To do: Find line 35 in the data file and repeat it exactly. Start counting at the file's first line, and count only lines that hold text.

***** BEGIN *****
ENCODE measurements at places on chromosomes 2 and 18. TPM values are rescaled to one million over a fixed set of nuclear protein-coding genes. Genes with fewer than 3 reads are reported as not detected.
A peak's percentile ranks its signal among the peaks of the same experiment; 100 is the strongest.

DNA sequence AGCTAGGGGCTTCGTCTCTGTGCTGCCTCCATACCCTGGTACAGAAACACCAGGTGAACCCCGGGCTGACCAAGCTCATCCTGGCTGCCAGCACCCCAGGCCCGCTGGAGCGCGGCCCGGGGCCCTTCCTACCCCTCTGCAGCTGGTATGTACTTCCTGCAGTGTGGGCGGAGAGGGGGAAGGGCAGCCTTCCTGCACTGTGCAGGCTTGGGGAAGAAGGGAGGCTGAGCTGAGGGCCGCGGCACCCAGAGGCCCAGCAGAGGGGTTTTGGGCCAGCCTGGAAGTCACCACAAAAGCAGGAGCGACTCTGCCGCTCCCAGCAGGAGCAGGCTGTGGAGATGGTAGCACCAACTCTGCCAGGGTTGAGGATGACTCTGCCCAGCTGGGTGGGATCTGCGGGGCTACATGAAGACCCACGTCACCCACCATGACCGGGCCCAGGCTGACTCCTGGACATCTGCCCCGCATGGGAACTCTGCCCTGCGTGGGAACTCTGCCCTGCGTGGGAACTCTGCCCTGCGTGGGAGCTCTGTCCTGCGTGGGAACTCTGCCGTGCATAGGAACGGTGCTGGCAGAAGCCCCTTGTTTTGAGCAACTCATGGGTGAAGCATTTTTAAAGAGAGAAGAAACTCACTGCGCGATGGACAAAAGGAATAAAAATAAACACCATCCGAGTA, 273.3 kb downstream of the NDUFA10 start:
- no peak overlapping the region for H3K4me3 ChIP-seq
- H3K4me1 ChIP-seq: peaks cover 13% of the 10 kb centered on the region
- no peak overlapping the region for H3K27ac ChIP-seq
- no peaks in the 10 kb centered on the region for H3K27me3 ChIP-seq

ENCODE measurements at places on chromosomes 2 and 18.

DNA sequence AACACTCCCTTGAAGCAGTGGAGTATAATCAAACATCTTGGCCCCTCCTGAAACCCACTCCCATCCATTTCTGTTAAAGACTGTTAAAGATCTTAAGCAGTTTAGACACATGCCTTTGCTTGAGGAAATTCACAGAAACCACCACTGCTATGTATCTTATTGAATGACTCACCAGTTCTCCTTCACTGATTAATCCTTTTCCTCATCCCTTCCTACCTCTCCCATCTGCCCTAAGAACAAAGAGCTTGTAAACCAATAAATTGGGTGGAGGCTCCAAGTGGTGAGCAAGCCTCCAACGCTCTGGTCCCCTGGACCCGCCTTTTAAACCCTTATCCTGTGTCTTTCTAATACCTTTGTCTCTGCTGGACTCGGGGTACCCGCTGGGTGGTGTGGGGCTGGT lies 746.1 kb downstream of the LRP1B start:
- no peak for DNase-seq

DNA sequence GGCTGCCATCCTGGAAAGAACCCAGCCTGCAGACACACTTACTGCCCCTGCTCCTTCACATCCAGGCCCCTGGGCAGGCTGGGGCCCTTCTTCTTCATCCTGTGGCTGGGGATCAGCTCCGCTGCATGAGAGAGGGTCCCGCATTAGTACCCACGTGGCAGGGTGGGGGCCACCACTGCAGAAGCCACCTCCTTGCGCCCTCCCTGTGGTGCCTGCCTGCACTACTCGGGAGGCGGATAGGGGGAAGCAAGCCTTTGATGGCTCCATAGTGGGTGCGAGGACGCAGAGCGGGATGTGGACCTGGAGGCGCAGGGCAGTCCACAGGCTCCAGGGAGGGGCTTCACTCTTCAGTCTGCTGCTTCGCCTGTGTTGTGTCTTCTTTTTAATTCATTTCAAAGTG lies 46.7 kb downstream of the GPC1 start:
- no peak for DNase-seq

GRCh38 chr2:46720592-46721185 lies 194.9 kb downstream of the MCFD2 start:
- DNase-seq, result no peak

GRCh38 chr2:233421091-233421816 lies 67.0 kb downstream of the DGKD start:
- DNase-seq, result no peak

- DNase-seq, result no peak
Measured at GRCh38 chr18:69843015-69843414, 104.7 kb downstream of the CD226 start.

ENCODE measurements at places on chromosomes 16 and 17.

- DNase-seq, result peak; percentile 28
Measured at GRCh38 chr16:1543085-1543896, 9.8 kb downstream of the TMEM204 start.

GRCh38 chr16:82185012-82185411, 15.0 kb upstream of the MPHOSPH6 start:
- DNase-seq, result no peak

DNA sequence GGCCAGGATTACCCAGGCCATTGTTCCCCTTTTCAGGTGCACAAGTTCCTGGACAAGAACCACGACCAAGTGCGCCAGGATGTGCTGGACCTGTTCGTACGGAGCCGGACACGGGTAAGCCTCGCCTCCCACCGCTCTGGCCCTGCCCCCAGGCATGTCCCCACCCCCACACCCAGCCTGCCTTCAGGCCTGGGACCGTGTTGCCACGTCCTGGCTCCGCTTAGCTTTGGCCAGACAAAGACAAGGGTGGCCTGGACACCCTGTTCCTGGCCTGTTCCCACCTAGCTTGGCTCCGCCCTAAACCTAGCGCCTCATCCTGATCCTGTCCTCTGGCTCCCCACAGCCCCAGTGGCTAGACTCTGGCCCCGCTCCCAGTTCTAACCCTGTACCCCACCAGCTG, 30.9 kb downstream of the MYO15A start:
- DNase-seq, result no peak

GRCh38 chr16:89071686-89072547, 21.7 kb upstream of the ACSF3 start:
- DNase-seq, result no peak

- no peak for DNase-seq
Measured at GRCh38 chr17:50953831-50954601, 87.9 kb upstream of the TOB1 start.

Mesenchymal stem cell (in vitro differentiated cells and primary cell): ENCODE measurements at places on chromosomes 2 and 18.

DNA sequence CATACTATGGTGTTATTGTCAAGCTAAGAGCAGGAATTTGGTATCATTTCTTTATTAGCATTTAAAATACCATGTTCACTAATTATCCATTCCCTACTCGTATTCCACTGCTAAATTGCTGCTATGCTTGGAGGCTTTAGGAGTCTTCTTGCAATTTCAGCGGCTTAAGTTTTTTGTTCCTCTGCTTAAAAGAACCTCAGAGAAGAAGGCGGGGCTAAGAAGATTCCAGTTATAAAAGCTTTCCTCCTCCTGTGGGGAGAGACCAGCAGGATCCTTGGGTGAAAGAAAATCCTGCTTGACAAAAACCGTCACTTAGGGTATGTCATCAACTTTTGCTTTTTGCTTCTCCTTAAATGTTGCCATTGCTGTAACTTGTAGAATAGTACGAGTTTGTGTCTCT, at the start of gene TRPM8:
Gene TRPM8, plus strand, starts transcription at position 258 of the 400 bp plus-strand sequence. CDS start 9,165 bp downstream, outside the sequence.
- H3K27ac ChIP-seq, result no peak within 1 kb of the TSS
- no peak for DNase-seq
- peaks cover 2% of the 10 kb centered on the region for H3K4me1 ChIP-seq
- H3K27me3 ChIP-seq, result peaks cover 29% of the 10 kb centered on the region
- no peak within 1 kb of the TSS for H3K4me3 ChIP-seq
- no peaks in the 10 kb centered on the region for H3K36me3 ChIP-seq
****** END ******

- peaks cover 2% of the 10 kb centered on the region for H3K4me1 ChIP-seq